Gary Becker, an economics professor at the Graduate School of Business (GSB), will be awarded the Presidential Medal of Freedom this month for his contribution to knowledge of social institutions through economic theory, the White House announced this week. The award recognizes exceptional service to the country and is the highest honor awarded to a civilian during peacetime.
Becker, who won the Nobel Prize in economics in 1992 and the National Medal of Science in 2000, will join the ranks of the few economists, including his teacher Milton Friedman, who have received the medal.
“It means a lot to me,” Becker said. “It’s considered the highest civilian award [given] by the United States, and the people who have gotten it in the past have been for the most part very distinguished people who have served the country in one way or another. It’s a great honor to be included. I feel very pleased. Milton Friedman also received it, and I consider it a great honor; he was my teacher and a friend. That’s an added pleasure for me.”
Originally introduced by President Truman in 1945 for wartime service, the award was revived by President John F. Kennedy in 1963 for outstanding civilian service during peacetime. The honor has previously been awarded to teachers, scientists, diplomats, and business executives.
Becker, who earned his Ph.D. in economics from the University, has had a significant influence on the fields of economics and sociology. He employs economic theory to analyze crime and punishment, irrational behavior, and human capital as it applies to individual and family decisions. His current research focuses on the economics of health and human capital.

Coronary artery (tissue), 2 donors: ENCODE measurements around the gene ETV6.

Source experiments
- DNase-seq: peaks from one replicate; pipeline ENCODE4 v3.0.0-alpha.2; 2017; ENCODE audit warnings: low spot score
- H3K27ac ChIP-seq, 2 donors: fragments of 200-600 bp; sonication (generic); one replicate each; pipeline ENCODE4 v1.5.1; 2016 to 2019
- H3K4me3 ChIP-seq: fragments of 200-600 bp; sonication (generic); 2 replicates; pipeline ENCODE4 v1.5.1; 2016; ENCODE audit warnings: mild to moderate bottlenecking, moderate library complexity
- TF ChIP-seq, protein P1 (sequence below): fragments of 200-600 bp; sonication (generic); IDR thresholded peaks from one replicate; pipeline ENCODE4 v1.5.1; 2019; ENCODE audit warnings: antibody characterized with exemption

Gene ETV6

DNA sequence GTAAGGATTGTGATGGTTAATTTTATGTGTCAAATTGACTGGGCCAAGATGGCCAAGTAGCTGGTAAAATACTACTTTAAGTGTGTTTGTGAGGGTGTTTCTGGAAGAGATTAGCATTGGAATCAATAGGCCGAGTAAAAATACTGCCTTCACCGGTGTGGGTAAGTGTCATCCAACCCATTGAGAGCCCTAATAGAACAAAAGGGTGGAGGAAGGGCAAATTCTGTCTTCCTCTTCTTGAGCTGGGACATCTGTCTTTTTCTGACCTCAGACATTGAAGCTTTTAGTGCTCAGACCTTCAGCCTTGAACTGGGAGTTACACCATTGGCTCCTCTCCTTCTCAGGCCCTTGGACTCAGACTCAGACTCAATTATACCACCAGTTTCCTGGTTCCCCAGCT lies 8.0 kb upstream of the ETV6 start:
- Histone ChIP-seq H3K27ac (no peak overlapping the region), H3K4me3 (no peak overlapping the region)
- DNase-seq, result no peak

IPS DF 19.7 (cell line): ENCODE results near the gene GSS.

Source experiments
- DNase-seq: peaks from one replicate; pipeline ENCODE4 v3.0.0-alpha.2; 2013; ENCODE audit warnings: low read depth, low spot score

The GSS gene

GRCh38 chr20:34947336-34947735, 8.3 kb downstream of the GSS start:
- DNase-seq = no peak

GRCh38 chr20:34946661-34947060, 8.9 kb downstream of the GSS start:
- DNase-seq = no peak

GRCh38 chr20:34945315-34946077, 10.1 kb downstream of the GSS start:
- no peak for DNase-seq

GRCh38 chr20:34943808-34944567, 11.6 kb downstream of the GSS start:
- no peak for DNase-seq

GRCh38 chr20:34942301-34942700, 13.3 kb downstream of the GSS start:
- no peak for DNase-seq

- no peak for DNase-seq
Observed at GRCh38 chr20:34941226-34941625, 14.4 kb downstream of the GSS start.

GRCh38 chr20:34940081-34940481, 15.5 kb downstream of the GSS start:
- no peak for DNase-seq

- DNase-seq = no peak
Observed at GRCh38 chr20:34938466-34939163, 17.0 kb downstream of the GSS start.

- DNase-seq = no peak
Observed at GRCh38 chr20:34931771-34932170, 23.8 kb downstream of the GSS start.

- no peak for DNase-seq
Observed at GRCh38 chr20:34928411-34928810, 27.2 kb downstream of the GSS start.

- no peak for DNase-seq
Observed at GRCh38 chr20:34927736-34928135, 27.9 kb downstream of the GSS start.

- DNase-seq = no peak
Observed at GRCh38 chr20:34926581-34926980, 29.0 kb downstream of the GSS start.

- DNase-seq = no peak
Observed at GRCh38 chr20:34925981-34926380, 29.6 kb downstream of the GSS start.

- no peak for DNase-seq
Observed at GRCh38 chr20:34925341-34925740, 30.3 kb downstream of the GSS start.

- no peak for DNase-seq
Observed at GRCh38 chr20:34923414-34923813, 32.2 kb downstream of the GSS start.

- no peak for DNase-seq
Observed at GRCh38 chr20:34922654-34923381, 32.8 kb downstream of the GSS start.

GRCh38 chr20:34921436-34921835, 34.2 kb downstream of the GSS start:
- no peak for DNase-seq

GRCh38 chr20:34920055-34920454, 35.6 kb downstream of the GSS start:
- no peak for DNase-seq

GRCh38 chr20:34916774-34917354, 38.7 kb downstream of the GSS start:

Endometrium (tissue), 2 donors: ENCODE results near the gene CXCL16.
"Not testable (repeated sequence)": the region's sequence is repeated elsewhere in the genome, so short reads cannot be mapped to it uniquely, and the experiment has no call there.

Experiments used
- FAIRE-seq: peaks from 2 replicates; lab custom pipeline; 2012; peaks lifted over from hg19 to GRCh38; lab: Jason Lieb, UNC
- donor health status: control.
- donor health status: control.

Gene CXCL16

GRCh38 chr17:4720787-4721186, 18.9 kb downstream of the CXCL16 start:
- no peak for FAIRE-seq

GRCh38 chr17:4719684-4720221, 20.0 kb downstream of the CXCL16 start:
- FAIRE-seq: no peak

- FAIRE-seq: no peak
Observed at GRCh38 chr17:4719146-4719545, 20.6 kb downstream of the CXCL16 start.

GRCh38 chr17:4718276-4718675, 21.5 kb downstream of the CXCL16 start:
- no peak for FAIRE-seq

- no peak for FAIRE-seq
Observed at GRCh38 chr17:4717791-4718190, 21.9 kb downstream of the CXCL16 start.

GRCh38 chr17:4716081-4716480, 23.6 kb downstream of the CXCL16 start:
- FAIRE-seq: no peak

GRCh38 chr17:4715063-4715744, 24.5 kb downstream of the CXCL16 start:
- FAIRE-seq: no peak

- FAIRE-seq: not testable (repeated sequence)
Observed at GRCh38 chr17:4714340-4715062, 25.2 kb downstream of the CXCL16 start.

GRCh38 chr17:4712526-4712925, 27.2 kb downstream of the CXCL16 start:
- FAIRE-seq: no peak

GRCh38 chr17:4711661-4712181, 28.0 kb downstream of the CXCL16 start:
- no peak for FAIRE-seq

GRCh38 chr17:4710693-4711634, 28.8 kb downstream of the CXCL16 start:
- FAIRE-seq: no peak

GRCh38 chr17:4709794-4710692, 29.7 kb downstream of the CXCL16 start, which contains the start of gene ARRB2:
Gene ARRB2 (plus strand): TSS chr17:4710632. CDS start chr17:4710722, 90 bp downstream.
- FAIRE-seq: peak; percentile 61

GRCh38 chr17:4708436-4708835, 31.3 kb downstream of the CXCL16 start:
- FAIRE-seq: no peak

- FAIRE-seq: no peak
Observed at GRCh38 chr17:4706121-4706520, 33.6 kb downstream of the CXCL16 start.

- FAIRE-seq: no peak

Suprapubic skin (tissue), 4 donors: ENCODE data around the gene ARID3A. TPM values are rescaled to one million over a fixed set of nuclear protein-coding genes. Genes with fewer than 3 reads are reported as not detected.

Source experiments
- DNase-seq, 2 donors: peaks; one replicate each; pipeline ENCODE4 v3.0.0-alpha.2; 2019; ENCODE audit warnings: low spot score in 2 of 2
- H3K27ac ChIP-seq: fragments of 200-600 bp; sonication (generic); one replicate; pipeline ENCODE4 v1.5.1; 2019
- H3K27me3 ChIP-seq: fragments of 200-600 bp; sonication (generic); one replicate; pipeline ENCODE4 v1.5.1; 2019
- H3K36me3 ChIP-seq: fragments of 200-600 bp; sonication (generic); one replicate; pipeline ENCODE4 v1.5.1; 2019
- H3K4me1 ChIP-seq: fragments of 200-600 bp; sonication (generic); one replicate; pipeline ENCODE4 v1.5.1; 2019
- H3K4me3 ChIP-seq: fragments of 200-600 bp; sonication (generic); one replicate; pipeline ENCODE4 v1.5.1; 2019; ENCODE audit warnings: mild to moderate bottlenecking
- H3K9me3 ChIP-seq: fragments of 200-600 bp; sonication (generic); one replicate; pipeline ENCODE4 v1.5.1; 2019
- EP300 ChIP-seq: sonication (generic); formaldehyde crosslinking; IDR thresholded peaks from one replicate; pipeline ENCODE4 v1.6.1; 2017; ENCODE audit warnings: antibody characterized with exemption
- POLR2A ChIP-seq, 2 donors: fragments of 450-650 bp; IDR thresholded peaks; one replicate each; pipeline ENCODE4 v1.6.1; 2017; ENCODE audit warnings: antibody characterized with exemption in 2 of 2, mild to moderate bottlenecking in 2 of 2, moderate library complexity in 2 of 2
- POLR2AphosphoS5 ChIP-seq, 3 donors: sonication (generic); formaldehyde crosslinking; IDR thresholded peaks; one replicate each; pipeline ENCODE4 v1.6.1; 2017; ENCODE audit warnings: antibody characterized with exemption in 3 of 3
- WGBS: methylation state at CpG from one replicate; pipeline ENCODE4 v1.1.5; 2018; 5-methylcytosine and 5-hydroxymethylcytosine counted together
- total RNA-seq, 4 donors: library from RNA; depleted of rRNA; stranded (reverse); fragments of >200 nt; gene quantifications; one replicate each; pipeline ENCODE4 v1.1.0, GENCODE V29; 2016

Taught by some of Chicago’s greats, including Milton Friedman, Theodore Schultz, and Gregg Lewis, Becker first came to economics after a course he took accidentally as a first year at Princeton. But it was not until he arrived at the U of C in 1951 that he first saw economics as a tool for making sense of social issues.
“I encountered great teachers who rekindled my belief that economics could be a powerful tool. They were all using economics to understand not only the narrow economic world but also the whole world. More than anything else coming to Chicago was the best educational decision I made,” Becker said.
Becker said he first started thinking about crime and economic theory when he was forced to make a choice between parking illegally and possibly getting caught, or legally parking and being late for an appointment. He realized that everyone, criminal and non-criminal, constantly encounters such cost-benefit analyses.
Becker believes he began thinking about families and marriage as he sat in a New York City hotel, thinking about how people determine who their spouses will be and why.
“To feel that maybe I can get a handle of some of these subjects has been a revelation. The recognition is good, but the feeling internally that you contributed to something that other people are doing, that’s a great feeling,” Becker said.